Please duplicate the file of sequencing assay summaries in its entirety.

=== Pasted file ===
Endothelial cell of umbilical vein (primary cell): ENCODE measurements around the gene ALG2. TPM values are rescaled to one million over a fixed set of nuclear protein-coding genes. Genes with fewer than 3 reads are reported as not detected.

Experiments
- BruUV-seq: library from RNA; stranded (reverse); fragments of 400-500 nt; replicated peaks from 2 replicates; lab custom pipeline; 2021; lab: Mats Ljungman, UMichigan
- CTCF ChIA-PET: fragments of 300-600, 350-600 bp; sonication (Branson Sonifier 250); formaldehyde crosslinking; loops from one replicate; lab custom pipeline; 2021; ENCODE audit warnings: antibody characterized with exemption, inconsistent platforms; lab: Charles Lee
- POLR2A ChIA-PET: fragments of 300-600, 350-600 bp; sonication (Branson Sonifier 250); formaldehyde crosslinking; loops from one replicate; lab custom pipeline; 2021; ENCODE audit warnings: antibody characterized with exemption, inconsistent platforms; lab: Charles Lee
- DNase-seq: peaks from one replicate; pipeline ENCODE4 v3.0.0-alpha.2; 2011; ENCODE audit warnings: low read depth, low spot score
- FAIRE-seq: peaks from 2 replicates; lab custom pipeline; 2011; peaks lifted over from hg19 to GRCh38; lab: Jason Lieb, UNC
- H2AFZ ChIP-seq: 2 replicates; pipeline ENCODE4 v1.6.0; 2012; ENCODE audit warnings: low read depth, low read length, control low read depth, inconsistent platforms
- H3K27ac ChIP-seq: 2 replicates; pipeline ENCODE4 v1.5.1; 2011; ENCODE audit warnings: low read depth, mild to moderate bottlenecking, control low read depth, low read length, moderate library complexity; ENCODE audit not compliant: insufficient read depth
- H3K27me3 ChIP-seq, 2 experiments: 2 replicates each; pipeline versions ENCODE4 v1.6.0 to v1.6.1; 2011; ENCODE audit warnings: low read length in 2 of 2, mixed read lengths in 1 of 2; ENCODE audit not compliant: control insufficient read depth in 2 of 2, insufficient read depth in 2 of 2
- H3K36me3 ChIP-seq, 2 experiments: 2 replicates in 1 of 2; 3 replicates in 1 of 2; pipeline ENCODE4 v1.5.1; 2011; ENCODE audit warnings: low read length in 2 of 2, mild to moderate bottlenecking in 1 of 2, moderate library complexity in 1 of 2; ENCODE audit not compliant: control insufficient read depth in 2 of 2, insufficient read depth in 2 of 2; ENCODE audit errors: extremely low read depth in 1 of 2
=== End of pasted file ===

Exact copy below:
Endothelial cell of umbilical vein (primary cell): ENCODE measurements around the gene ALG2. TPM values are rescaled to one million over a fixed set of nuclear protein-coding genes. Genes with fewer than 3 reads are reported as not detected.

Experiments
- BruUV-seq: library from RNA; stranded (reverse); fragments of 400-500 nt; replicated peaks from 2 replicates; lab custom pipeline; 2021; lab: Mats Ljungman, UMichigan
- CTCF ChIA-PET: fragments of 300-600, 350-600 bp; sonication (Branson Sonifier 250); formaldehyde crosslinking; loops from one replicate; lab custom pipeline; 2021; ENCODE audit warnings: antibody characterized with exemption, inconsistent platforms; lab: Charles Lee
- POLR2A ChIA-PET: fragments of 300-600, 350-600 bp; sonication (Branson Sonifier 250); formaldehyde crosslinking; loops from one replicate; lab custom pipeline; 2021; ENCODE audit warnings: antibody characterized with exemption, inconsistent platforms; lab: Charles Lee
- DNase-seq: peaks from one replicate; pipeline ENCODE4 v3.0.0-alpha.2; 2011; ENCODE audit warnings: low read depth, low spot score
- FAIRE-seq: peaks from 2 replicates; lab custom pipeline; 2011; peaks lifted over from hg19 to GRCh38; lab: Jason Lieb, UNC
- H2AFZ ChIP-seq: 2 replicates; pipeline ENCODE4 v1.6.0; 2012; ENCODE audit warnings: low read depth, low read length, control low read depth, inconsistent platforms
- H3K27ac ChIP-seq: 2 replicates; pipeline ENCODE4 v1.5.1; 2011; ENCODE audit warnings: low read depth, mild to moderate bottlenecking, control low read depth, low read length, moderate library complexity; ENCODE audit not compliant: insufficient read depth
- H3K27me3 ChIP-seq, 2 experiments: 2 replicates each; pipeline versions ENCODE4 v1.6.0 to v1.6.1; 2011; ENCODE audit warnings: low read length in 2 of 2, mixed read lengths in 1 of 2; ENCODE audit not compliant: control insufficient read depth in 2 of 2, insufficient read depth in 2 of 2
- H3K36me3 ChIP-seq, 2 experiments: 2 replicates in 1 of 2; 3 replicates in 1 of 2; pipeline ENCODE4 v1.5.1; 2011; ENCODE audit warnings: low read length in 2 of 2, mild to moderate bottlenecking in 1 of 2, moderate library complexity in 1 of 2; ENCODE audit not compliant: control insufficient read depth in 2 of 2, insufficient read depth in 2 of 2; ENCODE audit errors: extremely low read depth in 1 of 2